06/07/2005 11:00PM

Fairmount fights for slice

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A pair of upstate vs. downstate battles are threatening to escalate into civil war after the Hawthorne-based National Jockey Club quietly put the kibosh on a piece of legislation that would have netted Fairmount Park about $150,000 in much-needed revenue.

Back in late February, the Illinois statehouse unanimously passed Collinsville Democrat Jay Hoffman's House Bill 665, whereby funds generated from unclaimed winning simulcast tickets - or "outs," in parimutuel parlance - at Fairmount Park would have remained in the track's possession to help defray operational fees and fatten stakes purses. Gov. Rod Blagojevich had indicated his intent to sign Hoffman's legislation, which sought to allow Fairmount to reclaim outs revenue that it had signed over to the Chicago host tracks as part of a 1995 simulcast agreement.

Lanny Brooks, the executive director of Fairmount's Horsemen's Benevolent and Protective Association, thought Hoffman's legislation was a partial remedy for what he saw as a raw deal. But a deal's a deal, said the NJC, which, according to Brooks, successfully appealed to Senate president Emil Jones to stymie the measure once it crossed chambers.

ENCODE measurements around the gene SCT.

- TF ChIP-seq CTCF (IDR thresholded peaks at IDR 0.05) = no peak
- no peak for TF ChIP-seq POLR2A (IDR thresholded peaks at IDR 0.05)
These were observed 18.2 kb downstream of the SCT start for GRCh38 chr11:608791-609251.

"We did oppose that bill, because the outs money was something we negotiated back in 1995," said NJC board chair Patti Bidwill. "If it was taken away from us, it would have meant about $150,000. And our industry is in so much hurt that $150,000 is a huge amount of money."

Causing further strain is the Illinois Racing Board's ongoing refusal to grant Fairmount a share of penny breakage on simulcast wagers. Fairmount vice president Joe Ruppert describes penny breakage like this: "Let's say a horse pays $4.1365 on a show bet. That will break down to $4.10, which might pay $4 at the track. The .10 is the dime breakage, and the .0365 is the penny breakage."

Ruppert says his track is correctly receiving its revenue from the dime breakage, 25 percent of which Fairmount invests in its purses, per Illinois racing statutes. But those statutes make no mention of penny breakage, compelling the host tracks to keep these funds rather than dole them out to Fairmount, according to Ruppert and Brooks. Bob Lang, the racing board's director of mutuels, did not return calls seeking comment. Ruppert estimates that the loss of penny breakage costs Fairmount around $150,000 per year.